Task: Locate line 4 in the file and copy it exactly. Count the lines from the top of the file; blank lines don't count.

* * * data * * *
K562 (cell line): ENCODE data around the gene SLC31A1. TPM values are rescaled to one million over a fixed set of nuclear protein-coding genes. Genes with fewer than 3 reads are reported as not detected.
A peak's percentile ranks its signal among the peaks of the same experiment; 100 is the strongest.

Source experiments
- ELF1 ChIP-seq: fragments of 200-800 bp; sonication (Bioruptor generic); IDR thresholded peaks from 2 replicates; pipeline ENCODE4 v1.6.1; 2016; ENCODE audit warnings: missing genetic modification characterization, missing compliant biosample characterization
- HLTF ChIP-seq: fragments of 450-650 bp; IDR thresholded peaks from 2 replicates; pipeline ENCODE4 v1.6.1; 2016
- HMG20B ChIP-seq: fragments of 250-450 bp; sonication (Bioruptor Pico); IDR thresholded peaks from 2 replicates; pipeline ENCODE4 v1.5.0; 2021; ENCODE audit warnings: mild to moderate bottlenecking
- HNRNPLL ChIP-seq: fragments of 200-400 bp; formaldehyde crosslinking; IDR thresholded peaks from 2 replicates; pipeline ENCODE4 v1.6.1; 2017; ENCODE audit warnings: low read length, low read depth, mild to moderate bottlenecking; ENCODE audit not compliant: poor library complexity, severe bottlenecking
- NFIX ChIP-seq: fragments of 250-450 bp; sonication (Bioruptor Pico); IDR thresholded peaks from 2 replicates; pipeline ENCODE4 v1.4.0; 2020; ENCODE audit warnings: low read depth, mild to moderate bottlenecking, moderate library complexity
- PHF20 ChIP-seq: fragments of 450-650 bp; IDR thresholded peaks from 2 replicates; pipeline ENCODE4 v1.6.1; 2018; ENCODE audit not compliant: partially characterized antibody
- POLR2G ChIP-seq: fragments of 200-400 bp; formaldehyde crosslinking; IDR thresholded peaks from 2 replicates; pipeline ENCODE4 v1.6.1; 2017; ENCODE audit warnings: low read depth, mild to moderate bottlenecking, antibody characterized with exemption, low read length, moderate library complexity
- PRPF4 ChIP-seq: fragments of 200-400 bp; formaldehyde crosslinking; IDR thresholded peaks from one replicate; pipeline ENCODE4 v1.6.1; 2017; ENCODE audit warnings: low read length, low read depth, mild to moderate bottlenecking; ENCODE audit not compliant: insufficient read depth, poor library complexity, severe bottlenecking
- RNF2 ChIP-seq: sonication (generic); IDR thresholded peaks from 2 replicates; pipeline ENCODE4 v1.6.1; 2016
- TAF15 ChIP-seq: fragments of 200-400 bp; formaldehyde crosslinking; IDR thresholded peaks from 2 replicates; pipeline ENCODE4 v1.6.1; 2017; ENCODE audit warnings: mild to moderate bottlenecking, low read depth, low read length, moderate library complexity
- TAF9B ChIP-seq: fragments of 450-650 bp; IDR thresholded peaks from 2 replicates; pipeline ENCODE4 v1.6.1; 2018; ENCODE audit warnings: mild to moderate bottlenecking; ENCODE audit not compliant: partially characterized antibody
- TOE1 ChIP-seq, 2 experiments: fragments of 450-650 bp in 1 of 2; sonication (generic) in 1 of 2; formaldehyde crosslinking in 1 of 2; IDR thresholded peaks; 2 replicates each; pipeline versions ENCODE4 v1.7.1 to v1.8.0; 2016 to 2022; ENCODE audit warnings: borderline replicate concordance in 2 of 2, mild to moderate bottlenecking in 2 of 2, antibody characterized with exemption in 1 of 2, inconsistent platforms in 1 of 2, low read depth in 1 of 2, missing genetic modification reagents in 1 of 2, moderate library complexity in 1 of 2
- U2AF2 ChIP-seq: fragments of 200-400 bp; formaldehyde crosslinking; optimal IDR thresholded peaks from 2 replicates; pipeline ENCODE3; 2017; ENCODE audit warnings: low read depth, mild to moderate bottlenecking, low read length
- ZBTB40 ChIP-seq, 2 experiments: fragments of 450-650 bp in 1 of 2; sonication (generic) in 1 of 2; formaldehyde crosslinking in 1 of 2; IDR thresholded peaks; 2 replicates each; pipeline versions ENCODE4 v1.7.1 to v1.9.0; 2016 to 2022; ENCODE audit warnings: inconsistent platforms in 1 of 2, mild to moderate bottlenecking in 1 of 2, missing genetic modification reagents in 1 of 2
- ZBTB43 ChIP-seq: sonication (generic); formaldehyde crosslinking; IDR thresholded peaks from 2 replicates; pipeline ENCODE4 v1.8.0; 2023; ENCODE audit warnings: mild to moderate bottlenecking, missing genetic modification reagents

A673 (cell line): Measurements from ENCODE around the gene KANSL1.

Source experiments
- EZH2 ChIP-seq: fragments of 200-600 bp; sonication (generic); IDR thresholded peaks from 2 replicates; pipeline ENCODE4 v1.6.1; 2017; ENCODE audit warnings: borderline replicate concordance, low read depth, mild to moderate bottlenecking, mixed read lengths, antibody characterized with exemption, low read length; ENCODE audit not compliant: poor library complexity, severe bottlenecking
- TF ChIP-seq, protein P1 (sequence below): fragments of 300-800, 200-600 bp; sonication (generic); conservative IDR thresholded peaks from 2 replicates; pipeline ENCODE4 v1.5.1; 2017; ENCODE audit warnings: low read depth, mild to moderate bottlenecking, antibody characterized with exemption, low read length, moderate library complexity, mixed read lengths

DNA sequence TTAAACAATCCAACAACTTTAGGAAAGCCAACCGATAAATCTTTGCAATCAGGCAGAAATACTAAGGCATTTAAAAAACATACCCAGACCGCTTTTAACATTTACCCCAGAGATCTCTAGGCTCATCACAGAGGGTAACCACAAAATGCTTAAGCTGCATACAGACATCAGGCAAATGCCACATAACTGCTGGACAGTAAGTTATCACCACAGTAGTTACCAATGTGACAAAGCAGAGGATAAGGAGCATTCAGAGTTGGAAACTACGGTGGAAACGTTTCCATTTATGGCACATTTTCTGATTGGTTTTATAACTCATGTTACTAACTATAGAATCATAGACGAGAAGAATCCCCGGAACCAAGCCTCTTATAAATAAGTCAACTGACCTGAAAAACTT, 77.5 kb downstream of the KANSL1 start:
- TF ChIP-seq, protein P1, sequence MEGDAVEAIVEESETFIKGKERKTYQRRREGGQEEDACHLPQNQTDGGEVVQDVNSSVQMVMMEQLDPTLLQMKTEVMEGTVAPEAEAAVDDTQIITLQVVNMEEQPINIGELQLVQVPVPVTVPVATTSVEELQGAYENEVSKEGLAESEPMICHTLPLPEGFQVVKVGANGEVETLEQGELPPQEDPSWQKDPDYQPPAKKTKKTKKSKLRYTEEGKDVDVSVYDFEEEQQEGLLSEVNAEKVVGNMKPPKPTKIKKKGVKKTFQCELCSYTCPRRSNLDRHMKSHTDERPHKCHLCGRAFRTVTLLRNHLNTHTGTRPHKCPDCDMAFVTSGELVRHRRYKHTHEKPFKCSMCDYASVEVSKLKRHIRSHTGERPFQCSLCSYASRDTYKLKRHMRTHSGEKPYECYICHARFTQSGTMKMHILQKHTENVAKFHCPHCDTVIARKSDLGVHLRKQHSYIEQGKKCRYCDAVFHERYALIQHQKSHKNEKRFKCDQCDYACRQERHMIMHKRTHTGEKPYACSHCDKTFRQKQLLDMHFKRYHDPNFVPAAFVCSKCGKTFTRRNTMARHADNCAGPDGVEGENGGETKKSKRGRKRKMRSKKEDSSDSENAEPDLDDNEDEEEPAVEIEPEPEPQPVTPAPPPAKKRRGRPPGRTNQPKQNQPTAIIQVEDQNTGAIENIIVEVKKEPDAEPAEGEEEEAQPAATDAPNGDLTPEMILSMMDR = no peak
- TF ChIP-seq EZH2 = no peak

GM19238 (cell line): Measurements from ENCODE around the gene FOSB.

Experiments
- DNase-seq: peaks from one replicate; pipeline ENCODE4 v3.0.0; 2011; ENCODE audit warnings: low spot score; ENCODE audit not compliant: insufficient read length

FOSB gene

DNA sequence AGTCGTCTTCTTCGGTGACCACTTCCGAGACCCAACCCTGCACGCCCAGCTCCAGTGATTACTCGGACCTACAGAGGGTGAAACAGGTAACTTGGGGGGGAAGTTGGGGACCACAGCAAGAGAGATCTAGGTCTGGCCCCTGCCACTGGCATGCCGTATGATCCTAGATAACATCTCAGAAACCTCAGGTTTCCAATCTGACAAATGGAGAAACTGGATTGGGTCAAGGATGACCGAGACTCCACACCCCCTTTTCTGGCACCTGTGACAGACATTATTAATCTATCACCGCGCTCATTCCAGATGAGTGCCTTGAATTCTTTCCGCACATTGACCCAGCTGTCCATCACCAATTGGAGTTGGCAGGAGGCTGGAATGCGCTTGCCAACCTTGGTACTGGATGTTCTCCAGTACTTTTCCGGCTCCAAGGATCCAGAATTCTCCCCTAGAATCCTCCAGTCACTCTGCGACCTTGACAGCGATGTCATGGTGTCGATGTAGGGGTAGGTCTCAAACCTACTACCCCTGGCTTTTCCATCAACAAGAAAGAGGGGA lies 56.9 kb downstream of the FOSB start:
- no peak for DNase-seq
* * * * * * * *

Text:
- ELF1 ChIP-seq: fragments of 200-800 bp; sonication (Bioruptor generic); IDR thresholded peaks from 2 replicates; pipeline ENCODE4 v1.6.1; 2016; ENCODE audit warnings: missing genetic modification characterization, missing compliant biosample characterization